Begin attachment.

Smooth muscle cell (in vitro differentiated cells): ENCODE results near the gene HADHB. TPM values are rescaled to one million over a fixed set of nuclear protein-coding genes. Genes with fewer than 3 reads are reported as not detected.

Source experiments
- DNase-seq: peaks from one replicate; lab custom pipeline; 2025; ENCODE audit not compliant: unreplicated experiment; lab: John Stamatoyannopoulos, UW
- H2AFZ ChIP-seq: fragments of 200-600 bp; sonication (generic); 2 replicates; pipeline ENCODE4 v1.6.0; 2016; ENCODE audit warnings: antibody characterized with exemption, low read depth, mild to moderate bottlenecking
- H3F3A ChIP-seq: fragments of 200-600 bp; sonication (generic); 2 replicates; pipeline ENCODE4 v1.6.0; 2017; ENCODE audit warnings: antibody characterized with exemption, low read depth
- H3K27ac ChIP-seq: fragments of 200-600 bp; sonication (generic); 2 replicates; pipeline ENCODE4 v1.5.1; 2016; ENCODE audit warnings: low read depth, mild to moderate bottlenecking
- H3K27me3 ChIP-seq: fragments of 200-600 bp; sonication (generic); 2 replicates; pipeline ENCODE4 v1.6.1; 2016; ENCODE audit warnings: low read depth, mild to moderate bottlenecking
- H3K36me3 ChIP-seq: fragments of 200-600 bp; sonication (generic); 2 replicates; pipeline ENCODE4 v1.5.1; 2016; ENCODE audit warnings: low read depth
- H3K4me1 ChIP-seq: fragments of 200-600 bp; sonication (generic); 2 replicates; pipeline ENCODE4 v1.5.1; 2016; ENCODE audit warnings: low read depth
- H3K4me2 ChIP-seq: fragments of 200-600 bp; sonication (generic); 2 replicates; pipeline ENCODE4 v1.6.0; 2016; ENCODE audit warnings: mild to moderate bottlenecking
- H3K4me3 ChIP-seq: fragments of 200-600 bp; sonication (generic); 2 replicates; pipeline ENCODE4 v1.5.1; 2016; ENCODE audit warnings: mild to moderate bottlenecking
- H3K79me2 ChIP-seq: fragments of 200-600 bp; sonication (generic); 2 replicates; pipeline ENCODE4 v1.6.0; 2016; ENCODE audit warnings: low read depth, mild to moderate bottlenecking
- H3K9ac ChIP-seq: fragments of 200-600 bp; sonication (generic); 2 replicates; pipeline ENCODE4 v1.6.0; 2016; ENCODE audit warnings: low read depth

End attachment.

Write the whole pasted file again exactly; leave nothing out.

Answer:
Smooth muscle cell (in vitro differentiated cells): ENCODE results near the gene HADHB. TPM values are rescaled to one million over a fixed set of nuclear protein-coding genes. Genes with fewer than 3 reads are reported as not detected.

Source experiments
- DNase-seq: peaks from one replicate; lab custom pipeline; 2025; ENCODE audit not compliant: unreplicated experiment; lab: John Stamatoyannopoulos, UW
- H2AFZ ChIP-seq: fragments of 200-600 bp; sonication (generic); 2 replicates; pipeline ENCODE4 v1.6.0; 2016; ENCODE audit warnings: antibody characterized with exemption, low read depth, mild to moderate bottlenecking
- H3F3A ChIP-seq: fragments of 200-600 bp; sonication (generic); 2 replicates; pipeline ENCODE4 v1.6.0; 2017; ENCODE audit warnings: antibody characterized with exemption, low read depth
- H3K27ac ChIP-seq: fragments of 200-600 bp; sonication (generic); 2 replicates; pipeline ENCODE4 v1.5.1; 2016; ENCODE audit warnings: low read depth, mild to moderate bottlenecking
- H3K27me3 ChIP-seq: fragments of 200-600 bp; sonication (generic); 2 replicates; pipeline ENCODE4 v1.6.1; 2016; ENCODE audit warnings: low read depth, mild to moderate bottlenecking
- H3K36me3 ChIP-seq: fragments of 200-600 bp; sonication (generic); 2 replicates; pipeline ENCODE4 v1.5.1; 2016; ENCODE audit warnings: low read depth
- H3K4me1 ChIP-seq: fragments of 200-600 bp; sonication (generic); 2 replicates; pipeline ENCODE4 v1.5.1; 2016; ENCODE audit warnings: low read depth
- H3K4me2 ChIP-seq: fragments of 200-600 bp; sonication (generic); 2 replicates; pipeline ENCODE4 v1.6.0; 2016; ENCODE audit warnings: mild to moderate bottlenecking
- H3K4me3 ChIP-seq: fragments of 200-600 bp; sonication (generic); 2 replicates; pipeline ENCODE4 v1.5.1; 2016; ENCODE audit warnings: mild to moderate bottlenecking
- H3K79me2 ChIP-seq: fragments of 200-600 bp; sonication (generic); 2 replicates; pipeline ENCODE4 v1.6.0; 2016; ENCODE audit warnings: low read depth, mild to moderate bottlenecking
- H3K9ac ChIP-seq: fragments of 200-600 bp; sonication (generic); 2 replicates; pipeline ENCODE4 v1.6.0; 2016; ENCODE audit warnings: low read depth